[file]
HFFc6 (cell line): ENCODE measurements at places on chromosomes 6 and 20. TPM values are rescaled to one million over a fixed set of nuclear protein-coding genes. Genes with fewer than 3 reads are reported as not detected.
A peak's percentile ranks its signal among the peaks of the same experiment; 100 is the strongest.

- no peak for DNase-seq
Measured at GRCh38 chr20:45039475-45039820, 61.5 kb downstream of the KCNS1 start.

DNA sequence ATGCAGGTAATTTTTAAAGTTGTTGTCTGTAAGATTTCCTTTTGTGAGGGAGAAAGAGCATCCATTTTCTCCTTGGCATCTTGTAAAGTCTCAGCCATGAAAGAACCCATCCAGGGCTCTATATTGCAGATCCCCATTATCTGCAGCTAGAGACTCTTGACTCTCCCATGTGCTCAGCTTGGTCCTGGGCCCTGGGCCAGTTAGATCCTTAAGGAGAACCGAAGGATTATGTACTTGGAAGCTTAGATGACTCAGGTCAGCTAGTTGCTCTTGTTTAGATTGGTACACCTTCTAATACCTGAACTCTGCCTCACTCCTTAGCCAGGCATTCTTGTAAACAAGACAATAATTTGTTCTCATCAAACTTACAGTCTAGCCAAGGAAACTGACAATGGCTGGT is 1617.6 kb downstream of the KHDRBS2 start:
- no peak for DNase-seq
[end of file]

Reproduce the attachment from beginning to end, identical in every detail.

HFFc6 (cell line): ENCODE measurements at places on chromosomes 6 and 20. TPM values are rescaled to one million over a fixed set of nuclear protein-coding genes. Genes with fewer than 3 reads are reported as not detected.
A peak's percentile ranks its signal among the peaks of the same experiment; 100 is the strongest.

- no peak for DNase-seq
Measured at GRCh38 chr20:45039475-45039820, 61.5 kb downstream of the KCNS1 start.

DNA sequence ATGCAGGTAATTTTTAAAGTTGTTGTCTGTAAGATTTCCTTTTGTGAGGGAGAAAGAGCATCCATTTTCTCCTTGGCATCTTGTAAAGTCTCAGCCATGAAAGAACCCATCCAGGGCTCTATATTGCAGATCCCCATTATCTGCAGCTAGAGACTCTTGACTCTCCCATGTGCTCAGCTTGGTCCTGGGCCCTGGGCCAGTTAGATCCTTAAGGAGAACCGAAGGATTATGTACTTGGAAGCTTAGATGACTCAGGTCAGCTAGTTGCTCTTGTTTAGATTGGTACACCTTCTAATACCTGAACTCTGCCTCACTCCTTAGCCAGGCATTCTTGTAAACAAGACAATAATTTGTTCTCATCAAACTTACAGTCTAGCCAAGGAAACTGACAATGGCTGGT is 1617.6 kb downstream of the KHDRBS2 start:
- no peak for DNase-seq